Ecuador’s habitats range from steamy Amazon jungle and high Andean páramo to bird-filled cloud forest and mangrove-lined coast, while majestic colonial cities shelter in the foothills of snow-capped volcanoes. In the Galápagos Islands, wide-eyed sea lions, giant tortoises and penguins show no fear of their human visitors, and happily pose on wave-battered rocks. Ecuador’s culture is just as diverse and welcoming. Colourfully clad Quichua – descendants of the Incas – weave alpaca fleeces into warming woollens, while lowland tribes capture the magic of the rainforest with shamans and medicinal plants. Learn more in our Ecuador travel guide.
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Best time to go to Ecuador
There is no best time to visit Ecuador. Peak seasons are mid-June to early September, and December to early January, though crowds are still rare. The exception is Galápagos – where thousands of visitors mean that in peak season, it hardly fits the “remote archipelago” image you may have in mind. Here, January to May is the warmest period with the calmest seas, allowing for the odd shower. The Andes are damp year-round, with warm days and icy cold nights. The Oriente, meanwhile, is hot and rainy, particularly from December to April. Pack layers and waterproof bags.
Map & highlightsMany Ecuador holidays feature a land- or sea-based tour of the Galápagos Islands, where the renowned wildlife is remarkably unafraid of humans. But mainland Ecuador has much to recommend it too, including one of the world’s highest active volcanoes in Cotopaxi National Park. Brave walkers can peek into the crater. There’s a range of adventure sports in Baños, while culture vultures can admire the colonial-era architecture of the capital, Quito, and UNESCO-listed Cuenca. Otavalo is another must-see – the Andean town hosts one of South America’s largest markets, where you’ll find all manner of Quechua handicrafts.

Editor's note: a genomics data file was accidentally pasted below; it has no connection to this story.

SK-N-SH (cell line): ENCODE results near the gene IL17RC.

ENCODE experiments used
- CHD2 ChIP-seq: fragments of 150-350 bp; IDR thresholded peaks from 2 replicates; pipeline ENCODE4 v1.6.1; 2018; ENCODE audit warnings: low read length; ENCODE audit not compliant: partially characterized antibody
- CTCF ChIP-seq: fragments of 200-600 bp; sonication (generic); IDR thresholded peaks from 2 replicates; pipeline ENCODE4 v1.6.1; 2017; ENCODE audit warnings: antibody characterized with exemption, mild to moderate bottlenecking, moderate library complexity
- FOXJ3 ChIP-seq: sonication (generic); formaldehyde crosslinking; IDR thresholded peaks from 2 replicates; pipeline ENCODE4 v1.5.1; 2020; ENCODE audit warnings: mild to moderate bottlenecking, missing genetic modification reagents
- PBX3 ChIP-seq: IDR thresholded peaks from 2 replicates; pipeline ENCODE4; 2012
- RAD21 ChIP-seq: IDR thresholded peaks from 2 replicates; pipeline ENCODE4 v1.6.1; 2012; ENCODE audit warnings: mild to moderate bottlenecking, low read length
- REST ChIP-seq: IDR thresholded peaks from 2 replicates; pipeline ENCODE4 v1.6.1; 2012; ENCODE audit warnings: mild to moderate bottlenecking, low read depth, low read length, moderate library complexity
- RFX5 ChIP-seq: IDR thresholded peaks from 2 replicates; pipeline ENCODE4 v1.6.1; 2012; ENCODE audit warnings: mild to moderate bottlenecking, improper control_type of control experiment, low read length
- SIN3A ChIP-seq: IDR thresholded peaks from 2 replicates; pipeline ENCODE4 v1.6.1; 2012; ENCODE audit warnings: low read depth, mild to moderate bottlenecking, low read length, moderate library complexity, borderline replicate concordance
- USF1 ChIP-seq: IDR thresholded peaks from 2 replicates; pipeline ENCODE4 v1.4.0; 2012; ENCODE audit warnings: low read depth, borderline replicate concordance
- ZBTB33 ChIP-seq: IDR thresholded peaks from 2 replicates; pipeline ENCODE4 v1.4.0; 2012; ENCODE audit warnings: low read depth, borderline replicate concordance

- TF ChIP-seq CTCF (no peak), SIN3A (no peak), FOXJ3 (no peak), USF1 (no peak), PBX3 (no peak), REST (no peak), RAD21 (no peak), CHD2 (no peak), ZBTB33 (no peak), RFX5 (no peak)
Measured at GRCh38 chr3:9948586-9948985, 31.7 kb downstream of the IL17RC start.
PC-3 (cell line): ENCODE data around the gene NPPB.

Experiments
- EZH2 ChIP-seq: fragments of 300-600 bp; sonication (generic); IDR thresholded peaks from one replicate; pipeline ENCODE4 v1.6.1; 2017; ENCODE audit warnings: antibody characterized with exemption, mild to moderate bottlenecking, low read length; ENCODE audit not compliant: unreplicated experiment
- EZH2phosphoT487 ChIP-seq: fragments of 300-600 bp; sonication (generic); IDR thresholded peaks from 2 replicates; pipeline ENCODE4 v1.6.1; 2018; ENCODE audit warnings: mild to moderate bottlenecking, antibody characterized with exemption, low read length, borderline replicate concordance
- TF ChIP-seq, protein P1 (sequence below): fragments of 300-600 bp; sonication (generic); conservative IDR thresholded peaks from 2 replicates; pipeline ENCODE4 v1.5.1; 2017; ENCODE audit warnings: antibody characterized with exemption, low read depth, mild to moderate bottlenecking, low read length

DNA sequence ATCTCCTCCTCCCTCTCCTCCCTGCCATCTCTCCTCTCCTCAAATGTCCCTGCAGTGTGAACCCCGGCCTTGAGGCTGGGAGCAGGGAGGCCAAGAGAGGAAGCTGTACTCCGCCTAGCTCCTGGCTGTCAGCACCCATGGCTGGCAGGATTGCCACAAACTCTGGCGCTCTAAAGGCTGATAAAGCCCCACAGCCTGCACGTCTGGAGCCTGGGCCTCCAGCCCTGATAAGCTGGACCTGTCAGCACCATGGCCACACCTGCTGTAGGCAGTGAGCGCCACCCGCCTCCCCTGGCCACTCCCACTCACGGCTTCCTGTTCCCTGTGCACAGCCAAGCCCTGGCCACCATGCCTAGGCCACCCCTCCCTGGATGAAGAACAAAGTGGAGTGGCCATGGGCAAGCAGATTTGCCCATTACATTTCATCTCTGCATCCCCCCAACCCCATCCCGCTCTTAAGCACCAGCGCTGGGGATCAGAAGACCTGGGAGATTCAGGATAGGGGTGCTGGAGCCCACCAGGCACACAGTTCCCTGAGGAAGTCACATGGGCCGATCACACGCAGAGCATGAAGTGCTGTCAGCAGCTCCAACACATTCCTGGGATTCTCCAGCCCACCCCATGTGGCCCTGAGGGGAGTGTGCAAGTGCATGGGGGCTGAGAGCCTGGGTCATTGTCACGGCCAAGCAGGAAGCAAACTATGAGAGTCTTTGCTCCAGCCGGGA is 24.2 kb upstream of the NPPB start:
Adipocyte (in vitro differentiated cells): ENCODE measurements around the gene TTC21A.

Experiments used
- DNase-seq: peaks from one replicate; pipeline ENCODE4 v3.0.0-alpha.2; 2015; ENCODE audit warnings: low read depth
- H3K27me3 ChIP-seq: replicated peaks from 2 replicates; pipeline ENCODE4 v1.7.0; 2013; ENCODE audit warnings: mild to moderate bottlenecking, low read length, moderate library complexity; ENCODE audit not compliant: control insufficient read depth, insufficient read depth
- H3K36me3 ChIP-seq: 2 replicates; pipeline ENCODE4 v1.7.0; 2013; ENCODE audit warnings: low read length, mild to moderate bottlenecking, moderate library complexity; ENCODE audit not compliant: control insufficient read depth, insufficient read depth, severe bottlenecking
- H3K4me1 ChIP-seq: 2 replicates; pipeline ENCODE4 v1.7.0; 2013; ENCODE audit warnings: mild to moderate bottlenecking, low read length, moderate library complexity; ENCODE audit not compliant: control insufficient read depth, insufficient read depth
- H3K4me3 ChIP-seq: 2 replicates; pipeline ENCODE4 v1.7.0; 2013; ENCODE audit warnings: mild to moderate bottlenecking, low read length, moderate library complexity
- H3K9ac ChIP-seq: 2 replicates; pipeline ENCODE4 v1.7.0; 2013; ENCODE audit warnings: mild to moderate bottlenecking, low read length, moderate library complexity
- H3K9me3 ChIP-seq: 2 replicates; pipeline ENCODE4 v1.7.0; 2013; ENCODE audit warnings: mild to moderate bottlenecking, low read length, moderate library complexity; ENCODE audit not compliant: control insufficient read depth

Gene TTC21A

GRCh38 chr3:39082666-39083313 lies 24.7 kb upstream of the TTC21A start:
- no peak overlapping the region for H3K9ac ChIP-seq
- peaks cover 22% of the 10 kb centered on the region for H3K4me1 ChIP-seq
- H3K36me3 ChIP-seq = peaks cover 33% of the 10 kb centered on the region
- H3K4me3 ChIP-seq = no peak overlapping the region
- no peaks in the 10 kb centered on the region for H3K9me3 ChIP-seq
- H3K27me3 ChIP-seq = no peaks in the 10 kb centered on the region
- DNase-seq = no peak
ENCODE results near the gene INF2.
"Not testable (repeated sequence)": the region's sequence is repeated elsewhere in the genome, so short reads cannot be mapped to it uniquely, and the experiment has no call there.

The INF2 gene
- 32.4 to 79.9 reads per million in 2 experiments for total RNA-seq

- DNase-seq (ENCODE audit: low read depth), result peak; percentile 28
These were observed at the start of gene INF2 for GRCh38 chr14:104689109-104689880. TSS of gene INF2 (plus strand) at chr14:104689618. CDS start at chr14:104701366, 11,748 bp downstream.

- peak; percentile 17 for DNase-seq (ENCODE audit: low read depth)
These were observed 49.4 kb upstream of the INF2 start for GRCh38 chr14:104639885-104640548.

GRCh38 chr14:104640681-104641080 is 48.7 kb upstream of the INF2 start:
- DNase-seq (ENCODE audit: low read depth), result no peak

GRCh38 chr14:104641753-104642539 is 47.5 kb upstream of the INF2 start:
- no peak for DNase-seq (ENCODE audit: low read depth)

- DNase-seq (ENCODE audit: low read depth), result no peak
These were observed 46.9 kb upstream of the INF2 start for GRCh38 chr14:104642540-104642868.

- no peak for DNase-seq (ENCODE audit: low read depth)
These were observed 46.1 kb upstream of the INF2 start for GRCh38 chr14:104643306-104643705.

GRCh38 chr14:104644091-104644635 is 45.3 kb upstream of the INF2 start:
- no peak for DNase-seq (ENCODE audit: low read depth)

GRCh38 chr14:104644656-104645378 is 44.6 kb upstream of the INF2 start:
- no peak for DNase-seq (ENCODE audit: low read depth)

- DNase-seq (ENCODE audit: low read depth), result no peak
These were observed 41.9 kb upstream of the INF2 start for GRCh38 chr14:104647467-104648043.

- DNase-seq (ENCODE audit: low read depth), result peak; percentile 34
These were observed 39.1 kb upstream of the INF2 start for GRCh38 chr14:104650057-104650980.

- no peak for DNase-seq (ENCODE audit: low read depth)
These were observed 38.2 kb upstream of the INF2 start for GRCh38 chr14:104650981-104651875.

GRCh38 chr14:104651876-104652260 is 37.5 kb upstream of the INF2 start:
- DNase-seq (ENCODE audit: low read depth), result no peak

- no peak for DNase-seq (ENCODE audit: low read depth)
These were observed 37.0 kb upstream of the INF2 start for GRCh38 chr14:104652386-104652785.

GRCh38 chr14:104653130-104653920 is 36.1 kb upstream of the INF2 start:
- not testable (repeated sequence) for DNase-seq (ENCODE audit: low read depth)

This tranquilo little town is a hotspot for adventure lovers, who can try out rafting, paragliding, horse riding, rappelling, mountain biking and even bungee jumping beside the looming backdrop of the smoking Tungurahua Volcano. After pushing your body to its limits, you can soak in the hot springs Baños was named after, or visit one of the many affordable massage studios scattered around the town.
One of the world’s highest active volcanoes, the perfectly conical Cotopaxi is a dignified sight in the central Andes, its snow-capped peak releasing the odd billow of smoke for anyone who doubts its power. The surrounding area offers many pleasant hikes, horse rides and haciendas, while the brave (and well acclimatised) can attempt to summit the peak and peer into its deep caldera.
This UNESCO World Heritage Site is one of South America’s best-preserved colonial cities. Founded by the Spanish in 1557, Cuenca had already been a settlement for 1,000 years for the Cañari and then the Incas. Today, Cuenca’s cobblestoned streets, whitewashed churches, mild climate and fascinating museums are a draw for tourists and retired expats.
The isolation of these volcanic islands has turned them into a living museum of evolution, where all is not as it seems. Puckered, giant tortoises can walk these rocks for over two centuries, and tiny finches have forgotten how to be afraid of humans. Cormorants have lost their ability to fly, yet iguanas have learned to swim. This is a worthy, wildlife Mecca that will inspire your inner biologist
This exuberant Andean town hosts one of South America's hugest markets. Stock up on alpaca woollens, woven throws, straw hats, and bright paintings, sold by Quichua locals with black braids, felt hats and flowing blouses. At the nearby animal market, chickens, sheep and guinea pigs change hands each Saturday. Head out of town for panoramic hikes around the sacred Laguna Cuicocha, at the foot of Cotacachi Volcano.